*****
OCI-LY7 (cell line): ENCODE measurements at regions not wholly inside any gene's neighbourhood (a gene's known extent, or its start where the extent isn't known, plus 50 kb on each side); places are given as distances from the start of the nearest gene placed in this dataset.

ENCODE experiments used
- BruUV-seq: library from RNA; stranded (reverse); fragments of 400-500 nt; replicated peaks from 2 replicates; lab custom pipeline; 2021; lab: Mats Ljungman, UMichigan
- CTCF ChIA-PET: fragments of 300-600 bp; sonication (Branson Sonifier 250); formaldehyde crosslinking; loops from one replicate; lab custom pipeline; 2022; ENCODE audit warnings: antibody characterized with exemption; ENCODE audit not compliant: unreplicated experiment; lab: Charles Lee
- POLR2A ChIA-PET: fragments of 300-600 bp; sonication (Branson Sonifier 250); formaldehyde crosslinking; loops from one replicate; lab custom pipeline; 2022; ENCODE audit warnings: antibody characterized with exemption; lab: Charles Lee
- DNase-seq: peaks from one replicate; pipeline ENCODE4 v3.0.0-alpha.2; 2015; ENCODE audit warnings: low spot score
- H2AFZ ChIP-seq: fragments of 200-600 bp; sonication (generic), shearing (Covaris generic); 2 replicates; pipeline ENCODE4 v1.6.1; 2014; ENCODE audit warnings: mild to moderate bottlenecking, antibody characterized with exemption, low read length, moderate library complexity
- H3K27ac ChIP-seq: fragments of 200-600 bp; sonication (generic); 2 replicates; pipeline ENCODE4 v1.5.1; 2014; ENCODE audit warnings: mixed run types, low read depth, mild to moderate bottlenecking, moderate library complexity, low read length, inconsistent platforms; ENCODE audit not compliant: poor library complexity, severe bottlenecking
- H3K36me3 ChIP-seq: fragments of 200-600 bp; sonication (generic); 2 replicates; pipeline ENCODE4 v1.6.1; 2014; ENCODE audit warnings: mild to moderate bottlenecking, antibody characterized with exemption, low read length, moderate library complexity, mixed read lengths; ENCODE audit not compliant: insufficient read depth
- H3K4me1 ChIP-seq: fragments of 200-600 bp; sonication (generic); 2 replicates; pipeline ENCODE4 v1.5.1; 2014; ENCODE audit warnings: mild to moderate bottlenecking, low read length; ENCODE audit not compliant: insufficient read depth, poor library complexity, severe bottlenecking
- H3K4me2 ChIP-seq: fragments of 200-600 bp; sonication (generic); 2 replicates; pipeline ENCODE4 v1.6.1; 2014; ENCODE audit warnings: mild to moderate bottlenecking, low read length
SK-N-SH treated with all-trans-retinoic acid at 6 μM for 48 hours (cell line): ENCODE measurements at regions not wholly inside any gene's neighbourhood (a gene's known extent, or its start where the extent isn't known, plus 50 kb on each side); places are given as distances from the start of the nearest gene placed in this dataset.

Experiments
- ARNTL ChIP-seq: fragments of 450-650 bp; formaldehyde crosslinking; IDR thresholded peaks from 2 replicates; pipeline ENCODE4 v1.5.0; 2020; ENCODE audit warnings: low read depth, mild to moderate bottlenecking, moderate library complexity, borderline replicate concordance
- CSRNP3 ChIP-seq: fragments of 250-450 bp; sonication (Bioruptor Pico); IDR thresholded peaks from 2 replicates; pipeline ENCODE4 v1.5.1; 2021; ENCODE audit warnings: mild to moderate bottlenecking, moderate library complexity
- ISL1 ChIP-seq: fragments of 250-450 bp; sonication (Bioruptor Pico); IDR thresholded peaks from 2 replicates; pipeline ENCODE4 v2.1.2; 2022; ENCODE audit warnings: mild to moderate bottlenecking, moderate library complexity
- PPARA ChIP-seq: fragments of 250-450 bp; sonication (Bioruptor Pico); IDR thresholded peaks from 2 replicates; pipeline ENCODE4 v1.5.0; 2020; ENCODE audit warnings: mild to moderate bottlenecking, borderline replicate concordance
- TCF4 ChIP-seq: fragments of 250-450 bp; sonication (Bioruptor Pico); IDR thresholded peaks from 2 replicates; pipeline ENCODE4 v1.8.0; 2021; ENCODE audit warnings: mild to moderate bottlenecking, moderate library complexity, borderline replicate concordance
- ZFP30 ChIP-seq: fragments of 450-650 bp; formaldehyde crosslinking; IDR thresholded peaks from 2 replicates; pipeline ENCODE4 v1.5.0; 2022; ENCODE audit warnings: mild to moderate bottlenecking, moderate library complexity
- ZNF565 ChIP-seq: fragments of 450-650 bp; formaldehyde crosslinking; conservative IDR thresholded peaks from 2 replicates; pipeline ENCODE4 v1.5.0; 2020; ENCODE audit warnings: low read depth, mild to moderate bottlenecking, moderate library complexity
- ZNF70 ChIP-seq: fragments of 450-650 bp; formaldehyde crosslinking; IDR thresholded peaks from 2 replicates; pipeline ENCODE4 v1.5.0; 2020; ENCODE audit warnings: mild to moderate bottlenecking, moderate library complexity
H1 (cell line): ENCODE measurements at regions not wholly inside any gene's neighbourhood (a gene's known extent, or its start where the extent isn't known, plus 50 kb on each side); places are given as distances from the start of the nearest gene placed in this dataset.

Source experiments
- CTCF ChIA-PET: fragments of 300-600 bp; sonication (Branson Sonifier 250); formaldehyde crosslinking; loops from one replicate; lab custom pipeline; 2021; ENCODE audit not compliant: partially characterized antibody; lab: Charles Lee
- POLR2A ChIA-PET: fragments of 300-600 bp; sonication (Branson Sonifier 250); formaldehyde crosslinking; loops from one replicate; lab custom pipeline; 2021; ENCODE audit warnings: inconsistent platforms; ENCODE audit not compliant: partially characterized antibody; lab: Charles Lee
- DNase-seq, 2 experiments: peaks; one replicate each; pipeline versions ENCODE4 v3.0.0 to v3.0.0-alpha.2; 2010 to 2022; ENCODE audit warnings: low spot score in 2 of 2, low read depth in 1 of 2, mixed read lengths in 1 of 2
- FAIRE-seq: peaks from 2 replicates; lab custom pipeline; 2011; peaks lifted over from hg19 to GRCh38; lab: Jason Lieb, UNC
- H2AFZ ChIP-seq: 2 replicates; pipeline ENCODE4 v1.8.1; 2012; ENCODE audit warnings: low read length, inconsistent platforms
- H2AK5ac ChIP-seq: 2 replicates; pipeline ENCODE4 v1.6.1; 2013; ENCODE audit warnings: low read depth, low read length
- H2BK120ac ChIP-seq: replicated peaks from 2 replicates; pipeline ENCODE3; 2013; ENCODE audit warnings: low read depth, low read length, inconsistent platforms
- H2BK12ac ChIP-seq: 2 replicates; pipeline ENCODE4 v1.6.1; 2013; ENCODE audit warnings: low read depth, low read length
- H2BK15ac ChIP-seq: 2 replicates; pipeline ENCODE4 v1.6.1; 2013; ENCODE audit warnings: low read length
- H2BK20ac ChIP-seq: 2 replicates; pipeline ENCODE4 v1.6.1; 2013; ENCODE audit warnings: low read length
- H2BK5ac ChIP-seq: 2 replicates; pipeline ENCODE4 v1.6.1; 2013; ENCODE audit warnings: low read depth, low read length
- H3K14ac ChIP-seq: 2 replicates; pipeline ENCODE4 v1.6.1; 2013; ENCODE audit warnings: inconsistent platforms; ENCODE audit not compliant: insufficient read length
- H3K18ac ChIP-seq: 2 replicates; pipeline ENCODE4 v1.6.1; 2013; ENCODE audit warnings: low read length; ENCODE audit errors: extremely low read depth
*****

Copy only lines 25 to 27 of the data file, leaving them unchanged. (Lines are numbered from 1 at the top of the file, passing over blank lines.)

- POLR2A ChIA-PET: fragments of 300-600 bp; sonication (Branson Sonifier 250); formaldehyde crosslinking; loops from one replicate; lab custom pipeline; 2021; ENCODE audit warnings: inconsistent platforms; ENCODE audit not compliant: partially characterized antibody; lab: Charles Lee
- DNase-seq, 2 experiments: peaks; one replicate each; pipeline versions ENCODE4 v3.0.0 to v3.0.0-alpha.2; 2010 to 2022; ENCODE audit warnings: low spot score in 2 of 2, low read depth in 1 of 2, mixed read lengths in 1 of 2
- FAIRE-seq: peaks from 2 replicates; lab custom pipeline; 2011; peaks lifted over from hg19 to GRCh38; lab: Jason Lieb, UNC